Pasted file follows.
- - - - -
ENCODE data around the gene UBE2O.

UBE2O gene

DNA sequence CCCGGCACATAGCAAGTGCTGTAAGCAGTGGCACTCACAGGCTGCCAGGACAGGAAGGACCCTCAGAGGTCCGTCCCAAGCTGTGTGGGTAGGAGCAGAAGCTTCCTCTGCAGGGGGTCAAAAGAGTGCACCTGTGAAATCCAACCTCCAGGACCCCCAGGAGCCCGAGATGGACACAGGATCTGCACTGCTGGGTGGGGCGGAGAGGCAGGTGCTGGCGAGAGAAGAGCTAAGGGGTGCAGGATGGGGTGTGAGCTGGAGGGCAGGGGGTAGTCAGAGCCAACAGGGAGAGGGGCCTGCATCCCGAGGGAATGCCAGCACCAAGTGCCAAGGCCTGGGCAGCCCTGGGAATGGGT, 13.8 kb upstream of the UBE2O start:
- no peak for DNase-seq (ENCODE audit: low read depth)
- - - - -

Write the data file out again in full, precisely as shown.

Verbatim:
ENCODE data around the gene UBE2O.

UBE2O gene

DNA sequence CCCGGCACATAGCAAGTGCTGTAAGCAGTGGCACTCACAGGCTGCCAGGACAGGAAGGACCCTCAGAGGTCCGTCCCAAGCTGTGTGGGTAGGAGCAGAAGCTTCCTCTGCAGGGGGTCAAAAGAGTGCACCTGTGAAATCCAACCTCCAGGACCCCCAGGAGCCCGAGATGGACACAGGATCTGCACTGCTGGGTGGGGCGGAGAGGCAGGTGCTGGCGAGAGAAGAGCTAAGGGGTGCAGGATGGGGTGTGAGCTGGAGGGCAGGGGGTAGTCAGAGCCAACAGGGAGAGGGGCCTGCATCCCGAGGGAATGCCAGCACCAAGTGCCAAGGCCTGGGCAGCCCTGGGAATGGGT, 13.8 kb upstream of the UBE2O start:
- no peak for DNase-seq (ENCODE audit: low read depth)